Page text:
And, as the article mentions, many riders hardly ever use the 11t cog. I'm one of those people.

March 26, 2014, 10:39 a.m.
Posts: 8
Joined: Oct. 7, 2013

I rode a 1x8 for 12 years and then I bought a 2x10 and for the first week I thought I was in heaven.

But then having to choose between the noise and drag of a chain retention device, or the chain-slapping noise and risk of derailment without, I realized that I still detest the front derailleur. Not to mention the front derailleur, no matter how well tuned, still doesn't shift as cleanly as the rear.

I am now riding a 30t front with a 1x10 with a 42t wolf cog. Happy happy happy…

That said, I am just a "mountain biker", I don't race XC or do downhill races…

March 26, 2014, 10:44 a.m.
Posts: 166
Joined: April 27, 2010

Your criticisms of the 10-42's 420% range are valid and I've always acknowledged that, but what about the idea of a 49 tooth? I wrote that just for you, buddy!

While a 49 tooth would match the range of a 2x10, would that start to introduce some issues with the two bigger jumps being at the easiest end of the range, where smaller increments are likely to be needed more by people looking for jut the right gear for a specific climb?

I'd think that for most riders (i.e. not gravity focussed racers) bigger jumps would be less noticeable towards the other end of the range, where they will tend to be focussing more on the trail than on the their pedalling. Although I'd imagine that bigger jumps in smaller cogs would be much harder to get shifting smoothly and reliably.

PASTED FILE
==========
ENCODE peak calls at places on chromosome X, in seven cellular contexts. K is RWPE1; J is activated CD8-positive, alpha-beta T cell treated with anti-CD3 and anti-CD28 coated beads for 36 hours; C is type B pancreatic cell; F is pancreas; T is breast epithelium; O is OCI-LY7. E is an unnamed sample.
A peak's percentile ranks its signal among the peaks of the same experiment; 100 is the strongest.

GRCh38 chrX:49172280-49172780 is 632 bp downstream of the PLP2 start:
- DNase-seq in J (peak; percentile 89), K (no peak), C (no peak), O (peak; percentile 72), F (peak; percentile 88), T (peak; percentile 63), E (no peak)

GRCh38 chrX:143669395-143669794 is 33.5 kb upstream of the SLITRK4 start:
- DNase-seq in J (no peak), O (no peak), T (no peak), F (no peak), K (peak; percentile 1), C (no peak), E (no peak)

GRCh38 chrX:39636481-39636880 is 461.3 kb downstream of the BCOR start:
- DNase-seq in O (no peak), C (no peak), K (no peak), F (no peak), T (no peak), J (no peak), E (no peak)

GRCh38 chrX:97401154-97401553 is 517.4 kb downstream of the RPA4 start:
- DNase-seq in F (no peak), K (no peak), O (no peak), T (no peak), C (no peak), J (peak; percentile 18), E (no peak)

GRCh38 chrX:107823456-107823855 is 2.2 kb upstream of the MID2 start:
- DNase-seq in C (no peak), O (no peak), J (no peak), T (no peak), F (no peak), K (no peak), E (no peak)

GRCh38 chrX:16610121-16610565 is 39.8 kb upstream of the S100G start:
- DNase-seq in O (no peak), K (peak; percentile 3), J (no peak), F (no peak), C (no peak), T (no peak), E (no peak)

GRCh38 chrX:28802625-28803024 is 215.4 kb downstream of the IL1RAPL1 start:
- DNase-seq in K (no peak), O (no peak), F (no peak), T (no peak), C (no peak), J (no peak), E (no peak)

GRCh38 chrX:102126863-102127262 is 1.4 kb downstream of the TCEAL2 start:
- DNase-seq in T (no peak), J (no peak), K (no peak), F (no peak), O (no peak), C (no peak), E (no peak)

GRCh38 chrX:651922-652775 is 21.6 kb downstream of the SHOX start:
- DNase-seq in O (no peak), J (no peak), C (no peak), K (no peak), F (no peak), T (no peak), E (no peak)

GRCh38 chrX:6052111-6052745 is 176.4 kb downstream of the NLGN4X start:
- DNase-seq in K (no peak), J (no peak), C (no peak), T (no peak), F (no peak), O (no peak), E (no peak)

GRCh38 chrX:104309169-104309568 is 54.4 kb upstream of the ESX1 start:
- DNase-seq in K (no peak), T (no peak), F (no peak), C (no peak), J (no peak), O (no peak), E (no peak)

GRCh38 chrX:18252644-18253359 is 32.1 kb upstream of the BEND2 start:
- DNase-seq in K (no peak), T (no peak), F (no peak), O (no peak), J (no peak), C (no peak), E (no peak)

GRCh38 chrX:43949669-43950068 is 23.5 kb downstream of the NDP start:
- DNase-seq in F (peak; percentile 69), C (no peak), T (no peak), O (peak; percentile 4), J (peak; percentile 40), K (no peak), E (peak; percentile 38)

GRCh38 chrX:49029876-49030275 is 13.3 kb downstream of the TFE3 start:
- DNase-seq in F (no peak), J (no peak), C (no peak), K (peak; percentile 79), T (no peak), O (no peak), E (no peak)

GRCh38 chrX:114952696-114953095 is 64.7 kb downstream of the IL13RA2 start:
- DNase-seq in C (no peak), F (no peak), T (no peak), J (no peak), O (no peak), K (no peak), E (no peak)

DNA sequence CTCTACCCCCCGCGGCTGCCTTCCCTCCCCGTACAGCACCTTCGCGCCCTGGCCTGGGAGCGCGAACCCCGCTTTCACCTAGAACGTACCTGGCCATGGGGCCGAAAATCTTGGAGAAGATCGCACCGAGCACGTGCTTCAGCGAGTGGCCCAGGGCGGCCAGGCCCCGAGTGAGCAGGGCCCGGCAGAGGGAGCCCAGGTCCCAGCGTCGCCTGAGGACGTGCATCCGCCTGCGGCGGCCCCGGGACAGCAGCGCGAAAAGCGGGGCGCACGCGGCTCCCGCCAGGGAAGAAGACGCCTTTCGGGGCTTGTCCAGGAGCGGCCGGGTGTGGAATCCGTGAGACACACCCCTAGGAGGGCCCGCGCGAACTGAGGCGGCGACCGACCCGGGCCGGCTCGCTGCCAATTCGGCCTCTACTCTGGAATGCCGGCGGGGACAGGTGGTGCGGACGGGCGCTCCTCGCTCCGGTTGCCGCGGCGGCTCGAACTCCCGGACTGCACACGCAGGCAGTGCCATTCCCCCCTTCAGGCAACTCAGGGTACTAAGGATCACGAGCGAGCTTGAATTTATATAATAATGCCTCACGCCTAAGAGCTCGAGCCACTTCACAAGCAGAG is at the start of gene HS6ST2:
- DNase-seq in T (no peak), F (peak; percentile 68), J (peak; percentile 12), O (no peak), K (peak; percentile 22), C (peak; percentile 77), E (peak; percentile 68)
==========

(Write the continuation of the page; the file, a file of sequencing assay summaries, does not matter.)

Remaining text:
March 26, 2014, 10:58 a.m.
Posts: 2
Joined: July 21, 2008

On a slight tangent, I think an op opportunity exists for a company like one up to produce is own 10 sp cassette 11-13-15-18-21-24-28-33-36-42

I really appreciated not have to drop a grand to get a 42 tooth cog. The big players could use more competition in the all mountain market.

March 26, 2014, 11 a.m.
Posts: 809
Joined: Dec. 22, 2002

Doesn't this article need to acknowledge wheel diameter effect on gearing? If you worried about 1x range, that concern will vary based on which of 3 wheel size you pick. There's likely a Sheldon article on it already….so if lazy just link it?

There's some non- mathy stuff that matters, but not being said. Rock out on 29x2.35 on wider rims [HTML_REMOVED] 50mm stem and try to spin out on the level ground. As you get past 26-27km/h, you start to feel the resistance of the rubber and wind push back. Diminishing returns for the pedal input. So Flip sweating the 27-10 gear capability in that situation is a bit moot.